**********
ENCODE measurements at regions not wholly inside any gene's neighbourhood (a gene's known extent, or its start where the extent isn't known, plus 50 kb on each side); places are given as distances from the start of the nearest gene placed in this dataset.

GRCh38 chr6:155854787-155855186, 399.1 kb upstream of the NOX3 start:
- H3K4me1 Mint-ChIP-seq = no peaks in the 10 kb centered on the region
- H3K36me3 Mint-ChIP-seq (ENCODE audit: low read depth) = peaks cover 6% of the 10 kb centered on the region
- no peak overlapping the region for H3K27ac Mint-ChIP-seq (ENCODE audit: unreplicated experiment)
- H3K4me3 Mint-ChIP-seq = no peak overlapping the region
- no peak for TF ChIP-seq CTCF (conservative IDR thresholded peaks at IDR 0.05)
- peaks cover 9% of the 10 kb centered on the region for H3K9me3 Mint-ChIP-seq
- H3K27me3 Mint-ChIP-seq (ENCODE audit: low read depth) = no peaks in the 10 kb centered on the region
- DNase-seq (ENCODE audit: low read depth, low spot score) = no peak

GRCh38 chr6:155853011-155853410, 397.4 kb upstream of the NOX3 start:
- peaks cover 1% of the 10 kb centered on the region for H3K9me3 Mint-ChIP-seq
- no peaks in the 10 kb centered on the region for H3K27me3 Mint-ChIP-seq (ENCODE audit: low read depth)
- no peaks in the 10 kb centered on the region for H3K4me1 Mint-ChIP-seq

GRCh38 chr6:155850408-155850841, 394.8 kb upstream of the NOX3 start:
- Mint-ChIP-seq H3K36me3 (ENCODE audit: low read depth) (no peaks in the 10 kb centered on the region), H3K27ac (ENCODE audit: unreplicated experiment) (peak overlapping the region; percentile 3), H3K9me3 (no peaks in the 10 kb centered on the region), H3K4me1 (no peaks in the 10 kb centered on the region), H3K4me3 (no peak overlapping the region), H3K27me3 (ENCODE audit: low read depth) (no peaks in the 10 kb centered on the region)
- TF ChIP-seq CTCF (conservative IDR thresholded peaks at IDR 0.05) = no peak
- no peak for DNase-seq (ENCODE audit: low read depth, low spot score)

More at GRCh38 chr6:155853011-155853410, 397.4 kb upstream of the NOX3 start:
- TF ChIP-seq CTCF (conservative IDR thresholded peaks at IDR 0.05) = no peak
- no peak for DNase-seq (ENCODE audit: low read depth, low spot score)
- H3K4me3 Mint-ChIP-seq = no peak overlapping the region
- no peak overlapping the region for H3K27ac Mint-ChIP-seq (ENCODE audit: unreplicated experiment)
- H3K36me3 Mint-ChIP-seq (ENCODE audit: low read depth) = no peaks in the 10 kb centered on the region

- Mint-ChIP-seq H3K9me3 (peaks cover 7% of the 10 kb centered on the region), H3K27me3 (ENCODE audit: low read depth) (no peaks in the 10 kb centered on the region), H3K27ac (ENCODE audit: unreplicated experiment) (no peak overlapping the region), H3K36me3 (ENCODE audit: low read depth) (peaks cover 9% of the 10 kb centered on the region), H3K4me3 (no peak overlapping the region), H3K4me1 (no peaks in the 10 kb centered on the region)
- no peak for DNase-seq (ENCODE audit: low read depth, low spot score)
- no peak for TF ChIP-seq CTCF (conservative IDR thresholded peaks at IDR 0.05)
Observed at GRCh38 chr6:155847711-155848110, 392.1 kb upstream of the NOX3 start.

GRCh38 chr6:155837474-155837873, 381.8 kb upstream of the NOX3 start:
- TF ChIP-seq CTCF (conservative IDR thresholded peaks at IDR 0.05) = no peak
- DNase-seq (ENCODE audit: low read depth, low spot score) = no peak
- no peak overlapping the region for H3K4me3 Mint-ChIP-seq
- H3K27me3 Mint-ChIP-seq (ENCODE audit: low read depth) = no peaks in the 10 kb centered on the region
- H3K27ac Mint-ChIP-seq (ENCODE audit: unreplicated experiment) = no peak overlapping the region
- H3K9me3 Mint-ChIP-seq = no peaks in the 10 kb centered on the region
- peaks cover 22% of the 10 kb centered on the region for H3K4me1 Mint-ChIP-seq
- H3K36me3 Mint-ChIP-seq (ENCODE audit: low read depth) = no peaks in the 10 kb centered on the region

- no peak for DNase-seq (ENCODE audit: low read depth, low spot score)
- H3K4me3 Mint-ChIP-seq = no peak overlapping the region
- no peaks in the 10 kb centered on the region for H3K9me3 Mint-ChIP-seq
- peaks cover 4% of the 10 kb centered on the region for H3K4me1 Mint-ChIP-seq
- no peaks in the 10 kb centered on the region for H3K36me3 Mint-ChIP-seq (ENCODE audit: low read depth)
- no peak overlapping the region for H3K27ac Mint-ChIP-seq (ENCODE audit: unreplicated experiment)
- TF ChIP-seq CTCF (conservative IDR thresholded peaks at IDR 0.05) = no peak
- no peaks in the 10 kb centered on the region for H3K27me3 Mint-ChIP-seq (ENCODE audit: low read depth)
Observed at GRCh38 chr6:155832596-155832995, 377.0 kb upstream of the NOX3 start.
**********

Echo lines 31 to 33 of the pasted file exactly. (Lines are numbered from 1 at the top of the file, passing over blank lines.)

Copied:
- DNase-seq (ENCODE audit: low read depth, low spot score) = no peak
- no peak overlapping the region for H3K4me3 Mint-ChIP-seq
- H3K27me3 Mint-ChIP-seq (ENCODE audit: low read depth) = no peaks in the 10 kb centered on the region